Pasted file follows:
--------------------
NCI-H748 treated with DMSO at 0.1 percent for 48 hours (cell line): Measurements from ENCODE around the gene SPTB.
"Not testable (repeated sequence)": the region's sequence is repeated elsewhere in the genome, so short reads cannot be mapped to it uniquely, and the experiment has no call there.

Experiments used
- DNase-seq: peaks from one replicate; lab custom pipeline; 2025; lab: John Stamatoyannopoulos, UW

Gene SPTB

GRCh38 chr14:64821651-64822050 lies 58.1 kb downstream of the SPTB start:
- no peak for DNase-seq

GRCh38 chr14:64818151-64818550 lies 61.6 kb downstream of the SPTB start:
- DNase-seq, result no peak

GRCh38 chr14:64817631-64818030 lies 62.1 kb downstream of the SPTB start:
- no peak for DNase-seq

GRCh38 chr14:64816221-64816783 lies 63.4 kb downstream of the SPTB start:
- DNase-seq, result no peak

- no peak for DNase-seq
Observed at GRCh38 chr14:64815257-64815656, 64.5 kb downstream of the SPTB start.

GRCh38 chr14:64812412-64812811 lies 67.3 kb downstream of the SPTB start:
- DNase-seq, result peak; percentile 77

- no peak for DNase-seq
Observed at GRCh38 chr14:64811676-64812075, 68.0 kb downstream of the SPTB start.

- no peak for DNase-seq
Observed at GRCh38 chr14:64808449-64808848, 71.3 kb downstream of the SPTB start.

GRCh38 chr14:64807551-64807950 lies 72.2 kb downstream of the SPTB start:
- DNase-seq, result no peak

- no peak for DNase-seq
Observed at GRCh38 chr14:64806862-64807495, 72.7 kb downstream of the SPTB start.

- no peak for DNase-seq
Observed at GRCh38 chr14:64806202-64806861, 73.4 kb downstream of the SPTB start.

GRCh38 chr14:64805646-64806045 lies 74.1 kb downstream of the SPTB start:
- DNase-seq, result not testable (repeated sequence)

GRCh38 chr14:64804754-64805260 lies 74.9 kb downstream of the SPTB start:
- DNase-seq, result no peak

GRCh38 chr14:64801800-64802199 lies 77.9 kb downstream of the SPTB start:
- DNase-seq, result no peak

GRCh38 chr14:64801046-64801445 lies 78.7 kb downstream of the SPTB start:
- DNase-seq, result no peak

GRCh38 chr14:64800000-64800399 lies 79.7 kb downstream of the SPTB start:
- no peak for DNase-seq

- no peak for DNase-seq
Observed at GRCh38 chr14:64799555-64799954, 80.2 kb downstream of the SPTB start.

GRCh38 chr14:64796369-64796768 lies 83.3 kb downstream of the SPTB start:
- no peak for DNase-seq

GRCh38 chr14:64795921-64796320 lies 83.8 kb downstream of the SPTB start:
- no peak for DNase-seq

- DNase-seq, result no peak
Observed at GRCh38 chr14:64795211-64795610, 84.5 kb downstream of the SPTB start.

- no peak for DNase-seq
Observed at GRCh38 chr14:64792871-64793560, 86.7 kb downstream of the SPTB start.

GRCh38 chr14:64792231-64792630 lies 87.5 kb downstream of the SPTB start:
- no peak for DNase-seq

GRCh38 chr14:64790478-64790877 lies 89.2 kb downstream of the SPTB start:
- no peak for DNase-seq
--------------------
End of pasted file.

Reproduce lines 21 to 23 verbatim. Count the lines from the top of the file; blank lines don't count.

Observed at GRCh38 chr14:64808449-64808848, 71.3 kb downstream of the SPTB start.

GRCh38 chr14:64807551-64807950 lies 72.2 kb downstream of the SPTB start:
- DNase-seq, result no peak